Shell Takes 870,000 Barrels From US Oil Reserve to Help Curb Price at Pump - Energy Dept.
22:54 GMT 12.01.2022 (Updated: 13:27 GMT 06.08.2022)
© Photo : PixabayOil barrels
© Photo : Pixabay
WASHINGTON (Sputnik) - The United States has released 870,000 barrels from its Strategic Petroleum Reserve to the Shell Trading Company under a fourth sale-and-exchange deal aimed at reducing prices of fuel at the pump, the Department of Energy said in a press release.
The transaction with Shell follows two previous sale-and-exchange deals with ExxonMobil for a total of 6.8 million barrels and a separate 250,000-barrel arrangement with Marathon Petroleum.
"Today, the US Department of Energy (DOE) approved a fourth exchange of 870,000 barrels of crude oil for release to Shell Trading (US) Company from the Strategic Petroleum Reserve (SPR)," the release said on Wednesday.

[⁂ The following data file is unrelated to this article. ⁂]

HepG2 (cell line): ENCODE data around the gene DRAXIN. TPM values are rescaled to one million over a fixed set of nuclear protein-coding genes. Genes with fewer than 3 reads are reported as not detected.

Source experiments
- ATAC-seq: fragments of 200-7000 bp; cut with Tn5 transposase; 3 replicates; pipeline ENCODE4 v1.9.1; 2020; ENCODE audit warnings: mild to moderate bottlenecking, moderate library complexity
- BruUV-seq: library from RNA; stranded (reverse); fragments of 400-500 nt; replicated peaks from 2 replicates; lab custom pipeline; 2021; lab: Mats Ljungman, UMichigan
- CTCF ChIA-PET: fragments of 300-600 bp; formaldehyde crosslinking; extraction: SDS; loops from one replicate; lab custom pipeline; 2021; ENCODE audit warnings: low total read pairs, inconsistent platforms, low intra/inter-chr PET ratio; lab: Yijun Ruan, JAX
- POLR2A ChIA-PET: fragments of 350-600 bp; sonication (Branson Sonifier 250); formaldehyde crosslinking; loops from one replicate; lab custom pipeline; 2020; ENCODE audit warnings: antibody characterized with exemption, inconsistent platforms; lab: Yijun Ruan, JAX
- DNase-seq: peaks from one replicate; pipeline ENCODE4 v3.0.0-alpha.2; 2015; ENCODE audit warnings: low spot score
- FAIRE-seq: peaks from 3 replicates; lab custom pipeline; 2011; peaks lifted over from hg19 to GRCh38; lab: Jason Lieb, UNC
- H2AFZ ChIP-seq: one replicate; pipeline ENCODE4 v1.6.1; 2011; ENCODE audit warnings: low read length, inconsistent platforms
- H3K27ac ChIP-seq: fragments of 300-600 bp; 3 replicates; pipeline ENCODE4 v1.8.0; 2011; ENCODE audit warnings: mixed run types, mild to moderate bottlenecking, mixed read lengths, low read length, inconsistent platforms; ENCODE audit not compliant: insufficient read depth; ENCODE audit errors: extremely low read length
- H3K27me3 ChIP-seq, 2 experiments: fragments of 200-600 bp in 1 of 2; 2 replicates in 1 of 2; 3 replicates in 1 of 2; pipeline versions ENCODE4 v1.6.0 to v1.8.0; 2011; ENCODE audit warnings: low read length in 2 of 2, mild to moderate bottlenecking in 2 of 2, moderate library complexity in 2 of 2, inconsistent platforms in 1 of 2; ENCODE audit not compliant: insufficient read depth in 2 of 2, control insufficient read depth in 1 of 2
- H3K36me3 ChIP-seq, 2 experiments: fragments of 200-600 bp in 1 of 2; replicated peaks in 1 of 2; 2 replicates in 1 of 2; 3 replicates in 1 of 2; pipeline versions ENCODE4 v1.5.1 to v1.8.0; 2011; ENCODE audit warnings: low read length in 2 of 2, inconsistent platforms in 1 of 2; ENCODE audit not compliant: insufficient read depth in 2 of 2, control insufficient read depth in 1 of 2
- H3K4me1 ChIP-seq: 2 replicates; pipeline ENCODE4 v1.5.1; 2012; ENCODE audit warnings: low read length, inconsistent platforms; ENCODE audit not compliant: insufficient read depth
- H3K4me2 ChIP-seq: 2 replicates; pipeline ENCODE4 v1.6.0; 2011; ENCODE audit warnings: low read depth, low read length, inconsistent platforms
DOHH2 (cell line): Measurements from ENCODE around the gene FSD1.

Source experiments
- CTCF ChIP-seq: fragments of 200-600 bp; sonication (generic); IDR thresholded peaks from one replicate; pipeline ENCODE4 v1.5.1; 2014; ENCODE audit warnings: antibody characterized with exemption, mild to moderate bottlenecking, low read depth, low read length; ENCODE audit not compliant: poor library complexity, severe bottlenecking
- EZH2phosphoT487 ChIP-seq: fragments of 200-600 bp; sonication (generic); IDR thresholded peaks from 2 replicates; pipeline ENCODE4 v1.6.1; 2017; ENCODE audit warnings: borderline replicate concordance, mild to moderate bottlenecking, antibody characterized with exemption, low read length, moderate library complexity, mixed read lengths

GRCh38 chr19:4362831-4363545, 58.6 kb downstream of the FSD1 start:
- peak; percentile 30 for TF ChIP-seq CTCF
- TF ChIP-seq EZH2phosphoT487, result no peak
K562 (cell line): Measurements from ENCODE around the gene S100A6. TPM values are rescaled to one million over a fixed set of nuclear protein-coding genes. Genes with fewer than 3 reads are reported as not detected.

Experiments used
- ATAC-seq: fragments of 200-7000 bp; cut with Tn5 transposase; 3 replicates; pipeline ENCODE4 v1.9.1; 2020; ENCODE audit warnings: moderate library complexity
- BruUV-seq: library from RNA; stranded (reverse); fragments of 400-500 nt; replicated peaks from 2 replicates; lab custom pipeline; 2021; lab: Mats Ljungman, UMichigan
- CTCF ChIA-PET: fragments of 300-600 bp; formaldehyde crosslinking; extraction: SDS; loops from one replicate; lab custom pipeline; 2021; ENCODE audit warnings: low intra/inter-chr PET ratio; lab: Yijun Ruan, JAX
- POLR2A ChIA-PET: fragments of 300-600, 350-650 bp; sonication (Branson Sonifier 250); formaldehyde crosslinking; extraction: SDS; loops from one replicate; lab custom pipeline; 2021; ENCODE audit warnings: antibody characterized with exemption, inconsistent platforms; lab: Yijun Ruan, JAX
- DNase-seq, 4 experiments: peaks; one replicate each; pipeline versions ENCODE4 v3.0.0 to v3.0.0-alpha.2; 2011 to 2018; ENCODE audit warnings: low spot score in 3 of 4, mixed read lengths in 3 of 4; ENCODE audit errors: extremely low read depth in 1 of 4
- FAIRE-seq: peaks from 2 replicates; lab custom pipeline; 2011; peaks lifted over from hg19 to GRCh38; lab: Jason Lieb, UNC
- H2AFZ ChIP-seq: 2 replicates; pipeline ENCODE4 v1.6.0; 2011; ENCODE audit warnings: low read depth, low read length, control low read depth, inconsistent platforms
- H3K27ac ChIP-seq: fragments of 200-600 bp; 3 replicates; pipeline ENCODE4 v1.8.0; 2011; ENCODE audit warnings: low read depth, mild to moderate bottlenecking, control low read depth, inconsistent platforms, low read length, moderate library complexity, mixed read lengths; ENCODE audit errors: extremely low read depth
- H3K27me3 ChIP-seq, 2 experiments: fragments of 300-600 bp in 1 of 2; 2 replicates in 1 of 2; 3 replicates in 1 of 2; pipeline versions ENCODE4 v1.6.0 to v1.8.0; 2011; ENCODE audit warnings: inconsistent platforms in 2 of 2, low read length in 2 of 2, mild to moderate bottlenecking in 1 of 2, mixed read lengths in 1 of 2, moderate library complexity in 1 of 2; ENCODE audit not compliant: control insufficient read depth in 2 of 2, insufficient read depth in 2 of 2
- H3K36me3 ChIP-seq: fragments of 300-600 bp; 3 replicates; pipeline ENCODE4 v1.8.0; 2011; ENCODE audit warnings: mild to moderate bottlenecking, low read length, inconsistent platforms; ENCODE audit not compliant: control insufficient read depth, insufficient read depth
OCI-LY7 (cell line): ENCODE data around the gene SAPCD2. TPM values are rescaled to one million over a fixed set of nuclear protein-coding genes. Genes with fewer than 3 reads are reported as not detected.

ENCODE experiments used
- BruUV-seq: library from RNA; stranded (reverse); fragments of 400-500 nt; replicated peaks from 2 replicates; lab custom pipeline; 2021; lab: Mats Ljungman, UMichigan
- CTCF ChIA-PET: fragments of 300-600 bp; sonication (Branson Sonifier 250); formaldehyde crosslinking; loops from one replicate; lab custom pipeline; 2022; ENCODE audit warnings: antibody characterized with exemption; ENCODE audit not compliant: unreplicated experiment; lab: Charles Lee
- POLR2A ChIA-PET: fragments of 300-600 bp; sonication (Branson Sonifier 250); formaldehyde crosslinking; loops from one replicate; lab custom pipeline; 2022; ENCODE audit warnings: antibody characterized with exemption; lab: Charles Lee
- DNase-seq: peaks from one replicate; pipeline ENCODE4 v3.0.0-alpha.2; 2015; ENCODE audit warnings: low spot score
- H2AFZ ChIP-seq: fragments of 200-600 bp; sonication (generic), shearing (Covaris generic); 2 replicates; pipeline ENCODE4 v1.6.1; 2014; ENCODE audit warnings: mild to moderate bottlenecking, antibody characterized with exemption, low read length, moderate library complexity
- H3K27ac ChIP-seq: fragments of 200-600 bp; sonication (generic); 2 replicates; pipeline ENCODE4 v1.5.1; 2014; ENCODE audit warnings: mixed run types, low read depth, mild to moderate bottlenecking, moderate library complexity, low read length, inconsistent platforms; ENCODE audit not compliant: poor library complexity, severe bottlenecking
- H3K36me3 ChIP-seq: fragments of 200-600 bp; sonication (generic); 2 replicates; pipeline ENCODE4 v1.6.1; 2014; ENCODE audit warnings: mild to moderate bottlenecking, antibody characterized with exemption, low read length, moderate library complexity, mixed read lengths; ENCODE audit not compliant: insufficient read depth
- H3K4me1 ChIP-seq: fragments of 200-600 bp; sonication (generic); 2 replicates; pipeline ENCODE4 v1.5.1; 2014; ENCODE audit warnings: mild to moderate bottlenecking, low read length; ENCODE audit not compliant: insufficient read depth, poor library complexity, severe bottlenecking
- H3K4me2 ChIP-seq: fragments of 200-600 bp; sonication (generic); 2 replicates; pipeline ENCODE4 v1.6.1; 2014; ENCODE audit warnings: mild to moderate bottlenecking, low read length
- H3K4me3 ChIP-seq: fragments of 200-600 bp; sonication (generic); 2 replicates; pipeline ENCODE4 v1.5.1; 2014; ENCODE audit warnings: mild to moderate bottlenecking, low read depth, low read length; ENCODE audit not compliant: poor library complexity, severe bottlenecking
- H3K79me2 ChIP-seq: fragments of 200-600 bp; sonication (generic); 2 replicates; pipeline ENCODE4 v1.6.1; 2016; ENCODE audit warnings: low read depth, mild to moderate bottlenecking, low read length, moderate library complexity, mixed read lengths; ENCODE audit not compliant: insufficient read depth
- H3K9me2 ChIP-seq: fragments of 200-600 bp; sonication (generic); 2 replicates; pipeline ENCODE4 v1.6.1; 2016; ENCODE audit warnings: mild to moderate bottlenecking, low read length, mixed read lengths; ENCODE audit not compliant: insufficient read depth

The Department of Energy announced earlier this month that up to 32 million barrels will be released from the Strategic Petroleum Reserve through the sale-and-exchange program. The four exchanges so far account for some 8 million barrels from that target.
"As with all exchanges, companies that receive SPR crude oil through the exchange agree to return the amount of crude oil received, as well as an additional amount, dependent upon the length of time in which they hold the oil," the release said.
Through the exchange program, the Biden administration hopes to reduce the amount of crude oil that petroleum refiners buy directly from the open market in order to cap prices for both the raw material and the fuel sold at pumps, the release added.
Prices of crude oil and fuel at US pumps hit their highest this year since 2014 as global oil exporters under the OPEC+ alliance cut output despite higher demand for energy in a world recovering from the coronavirus pandemic measures.
President Joe Biden announced in November that the United States will join other major oil consuming countries under a coordinated action to release crude from their reserves in order to tamp down inflation from soaring energy prices.